More keen to adopt cats and rabbits as pets

Straits Times | Dec 6, 2012 D

og-related rows? Group to mediate David Ee

SINGAPORE – From next month, an animal welfare group will mediate in disputes between dog owners and their neighbours in some public estates. The Agency for Animal Welfare (AAW) will begin its extended role in a handful of constituencies where MPs are supportive. The group is also exploring the option of partnering the Community Mediation Centre and the Singapore Kindness Movement. It declined to reveal more details, citing ongoing discussions. Ms Eunice Nah, the AAW’s chief advocate, said that the group has observed an increase in complaints – on social media and in online forums – against dog owners. Figures from the Housing Board also show that animal noise complaints to the board nearly tripled from 300 cases last year to 830 cases in the year to date. The group was moved to act, Ms Nah said, to find “reasonable solutions” where disagreements between neighbours do not always result in pet dogs being evicted. “Some (of the complaints) are related to owners being unwilling to guide their dogs well, while others are unsubstantiated,” she said. It was therefore vital, she said, to help both parties exercise patience, and to understand and handle dog behaviour better. For example, she said, dog owners should be reminded to clean up after their dogs defecate in public. Children could also be taught not to run or scream when they see dogs, as dogs may bark out of fear when this happens. Their barking, she said, is a defensive reaction, not an offensive one. She said: “This kind of knowledge can help calm a neighbourhood and build relationships between neighbours. We can’t help everyone but we will try to help as many as we can.” The group will take on cases referred by participating MPs and town councils. It will not occupy physical premises in estates, and will visit families when necessary with its current team of 18 volunteers, which it aims to increase. A number of MPs whom The Straits Times contacted voiced their support for the AAW’s intervention. Ms Lee Bee Wah, an MP for Nee Soon GRC, said: “They may be able to persuade the parties in a dispute as they come with some understanding of the issues.” Pasir Ris-Punggol GRC MP Zainal Sapari was also supportive. But Ms Lee said that the group may face a challenge finding enough volunteers able to devote their time to the task. Ms Veron Lau, president of the Cat Welfare Society, said that finding enough volunteers was “very difficult”. The society has been mediating in community cat issues islandwide since 1999 with the help of some 20 volunteers. She said: “It’s not a job that everyone can do. They need people who can keep calm and find solutions even when abuse is hurled at them.” Mrs Violet Leong, 48, a dog owner who lives in Woodlands, welcomed the move as a means to ensure not only that neighbours get along, but also that pets are treated fairly. “Evicting a pet just because neighbours complain isn’t very fair to the pet either,” she said. Source: AsiaOne

MyPaper | Mar 5, 2012

More keen to adopt cats and rabbits as pets Sophie Hong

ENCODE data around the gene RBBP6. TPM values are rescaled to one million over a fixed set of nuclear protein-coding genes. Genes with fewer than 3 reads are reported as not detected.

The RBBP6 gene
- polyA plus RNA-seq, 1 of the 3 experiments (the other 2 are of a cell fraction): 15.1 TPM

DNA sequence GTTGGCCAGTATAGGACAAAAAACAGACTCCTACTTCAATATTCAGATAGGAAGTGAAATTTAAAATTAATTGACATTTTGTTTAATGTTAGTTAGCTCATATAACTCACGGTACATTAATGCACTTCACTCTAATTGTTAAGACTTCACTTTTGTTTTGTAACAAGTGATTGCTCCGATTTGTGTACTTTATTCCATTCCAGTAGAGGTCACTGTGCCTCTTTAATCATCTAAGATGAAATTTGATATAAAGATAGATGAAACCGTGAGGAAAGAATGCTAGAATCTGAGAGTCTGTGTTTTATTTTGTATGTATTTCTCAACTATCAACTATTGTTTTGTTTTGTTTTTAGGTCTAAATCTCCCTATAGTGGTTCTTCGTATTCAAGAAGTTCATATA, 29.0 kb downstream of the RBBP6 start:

After friendly encounters with stray cats near his home in Ang Mo Kio, cat lover Lynx Ng thought that it was time to take a leap of faith and get one as a pet. But, instead of heading to the nearest pet shop, the writer decided to drop by a cat-adoption drive jointly organised by non-profit organisation Pet Lovers Foundation and an animal-welfare group, Cat Welfare Society (CWS). It was held at the VivoCity branch of the Pet Safari pet shop yesterday. A total of 27 cats and one rabbit were up for adoption. “If you buy a cat, you encourage a trade, which means that cats will be imported unnecessarily,” said Mr Ng. Two animal-welfare groups that my paper spoke to said that their efforts in spreading the “Adopt, Don’t Buy” message seem to have paid off, as would-be owners are increasingly turning to animal shelters when looking for a pet. CWS vice-president Veron Lau said that there has been a 10 per cent increase in the number of people expressing interest in adopting a cat last year, compared to 2010. At a three-month- long adoption drive held last year alone, CWS found new homes for nearly 50 cats. Potential adopters are also getting more well-informed, observed Ms Lau. The House Rabbit Society of Singapore also reported an increase in the number of would-be adopters. It saw an average of three successful adoptions every month last year, compared to previous years, when there were two or fewer each month. While there has been an increase in the number of would-be adopters for cats and rabbits, the numbers are dismal for man’s best friend. The Society for the Prevention of Cruelty to Animals (SPCA) reported only a 3 to 5 per cent increase in dog adoptions last year, compared to 2010. Meanwhile, Action for Singapore Dogs (ASD) saw such numbers plummet. ASD president Ricky Yeo said that, in a good year, about 100 to 120 dogs get adopted, but the rate has been dwindling over the last few years to about 60 dogs last year. Said Mr Yeo: “Adoption awareness has definitely gone up but, at the same time, the demand for buying a dog at a pet store has also gone up.” Said Ms Corrine Fong, SPCA’s executive director: “People are aware that there is the adoption option, but they still buy puppies under the illusion that they are much better than older dogs.” Source: AsiaOne

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